- Can a Vendetta be Misdirected to a black creature? A: No.

- A player found, before game 1, that he was missing a sideboard card, and asked if we could check with his previous opponent to see if he had it. The opponent did not, but the player found the missing card on his own.

- A player cast Counterspell with two mana when there was a Defense Grid on the table. Neither player noticed until a later turn, when they realized that an illegal play had been made, and called a judge over. A: Warning for the player who cast Counterspell and continue playing. The game had progressed too far to correct the mistake.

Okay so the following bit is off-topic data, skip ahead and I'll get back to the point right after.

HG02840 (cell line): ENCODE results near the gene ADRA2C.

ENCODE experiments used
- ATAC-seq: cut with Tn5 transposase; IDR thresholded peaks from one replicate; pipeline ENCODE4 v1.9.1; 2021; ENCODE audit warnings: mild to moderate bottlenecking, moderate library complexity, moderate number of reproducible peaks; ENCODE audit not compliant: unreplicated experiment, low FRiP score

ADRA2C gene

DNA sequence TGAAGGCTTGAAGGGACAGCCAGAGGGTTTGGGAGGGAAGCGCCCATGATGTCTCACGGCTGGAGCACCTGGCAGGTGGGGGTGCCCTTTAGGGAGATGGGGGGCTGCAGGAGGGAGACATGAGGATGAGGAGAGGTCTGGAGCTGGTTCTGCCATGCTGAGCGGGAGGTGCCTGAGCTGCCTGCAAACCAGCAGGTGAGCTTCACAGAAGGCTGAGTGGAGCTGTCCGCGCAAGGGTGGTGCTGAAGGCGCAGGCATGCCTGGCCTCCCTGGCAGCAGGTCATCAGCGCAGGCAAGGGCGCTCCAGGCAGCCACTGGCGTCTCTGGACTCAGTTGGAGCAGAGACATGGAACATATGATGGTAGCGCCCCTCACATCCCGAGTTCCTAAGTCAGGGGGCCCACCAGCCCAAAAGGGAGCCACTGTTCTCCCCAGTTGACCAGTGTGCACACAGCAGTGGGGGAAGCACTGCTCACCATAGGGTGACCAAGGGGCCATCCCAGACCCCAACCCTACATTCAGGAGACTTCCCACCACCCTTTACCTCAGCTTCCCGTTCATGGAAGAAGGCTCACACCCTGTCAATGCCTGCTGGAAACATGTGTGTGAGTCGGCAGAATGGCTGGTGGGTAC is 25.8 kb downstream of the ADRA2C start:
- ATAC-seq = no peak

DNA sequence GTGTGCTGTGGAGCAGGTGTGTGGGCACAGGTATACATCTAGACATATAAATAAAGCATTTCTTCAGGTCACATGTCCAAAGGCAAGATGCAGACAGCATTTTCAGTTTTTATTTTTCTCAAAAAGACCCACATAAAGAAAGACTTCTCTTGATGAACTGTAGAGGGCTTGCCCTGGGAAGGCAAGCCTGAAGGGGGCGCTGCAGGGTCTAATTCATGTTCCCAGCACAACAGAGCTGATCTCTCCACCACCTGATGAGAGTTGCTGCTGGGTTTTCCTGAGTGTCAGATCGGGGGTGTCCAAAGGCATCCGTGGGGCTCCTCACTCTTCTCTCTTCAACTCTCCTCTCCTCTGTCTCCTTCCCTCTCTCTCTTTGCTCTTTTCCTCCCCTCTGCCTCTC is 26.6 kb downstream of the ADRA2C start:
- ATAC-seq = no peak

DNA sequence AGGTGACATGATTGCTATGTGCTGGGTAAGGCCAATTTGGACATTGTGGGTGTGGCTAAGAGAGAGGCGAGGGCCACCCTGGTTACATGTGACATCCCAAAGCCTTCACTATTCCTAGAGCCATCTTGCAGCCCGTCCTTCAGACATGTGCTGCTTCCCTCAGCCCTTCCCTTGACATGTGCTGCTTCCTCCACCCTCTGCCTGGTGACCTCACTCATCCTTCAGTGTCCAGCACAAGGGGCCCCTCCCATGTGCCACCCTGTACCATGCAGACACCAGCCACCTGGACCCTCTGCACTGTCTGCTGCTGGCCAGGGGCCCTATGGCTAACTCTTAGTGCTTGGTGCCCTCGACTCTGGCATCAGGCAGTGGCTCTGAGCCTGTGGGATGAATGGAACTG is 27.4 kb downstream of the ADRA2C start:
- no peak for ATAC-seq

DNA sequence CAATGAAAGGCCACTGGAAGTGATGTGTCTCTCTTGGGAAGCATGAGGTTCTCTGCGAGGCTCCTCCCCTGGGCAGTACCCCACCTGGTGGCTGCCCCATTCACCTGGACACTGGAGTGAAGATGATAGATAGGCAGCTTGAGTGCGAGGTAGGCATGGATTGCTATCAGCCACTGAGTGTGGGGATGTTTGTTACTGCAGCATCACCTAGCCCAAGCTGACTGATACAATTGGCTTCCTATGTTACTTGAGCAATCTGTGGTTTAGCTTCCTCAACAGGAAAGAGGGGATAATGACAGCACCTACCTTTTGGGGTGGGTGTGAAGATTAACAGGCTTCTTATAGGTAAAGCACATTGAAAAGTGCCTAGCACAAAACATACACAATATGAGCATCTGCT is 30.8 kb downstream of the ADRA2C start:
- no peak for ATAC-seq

A player came over to ask about a point of tournament procedure. He claimed that, starting a few years ago, to forestall collusion in PTQs, a rule was made that players could drop out of the top 8 without playing, simply collecting the prize and leaving. The quarter-finals opponent of a player who left like this would get a bye instead of a match win. This would be done to prevent players from paying people in the top 8 to drop out, so that they could get in. While I would not doubt that this had been done in the past, I told He that this was not a part of any tournament guidelines that I had seen, and that there were two options available for dropping out after the seventh round. Either a) you dropped before the top eight was announced, and were not in contention; or b) you dropped after having made top eight, would get prizes for 5-8th place, and would concede the quarterfinals match to your opponent. He talked about this for a bit, then gave a counterargument to his own position: if a player knew he was facing a very bad matchup in quarters, he could withdraw from the event then, and spare himself the ratings loss. He ended up dropping from the event at 5-0-1, having gained the rating points he was looking for.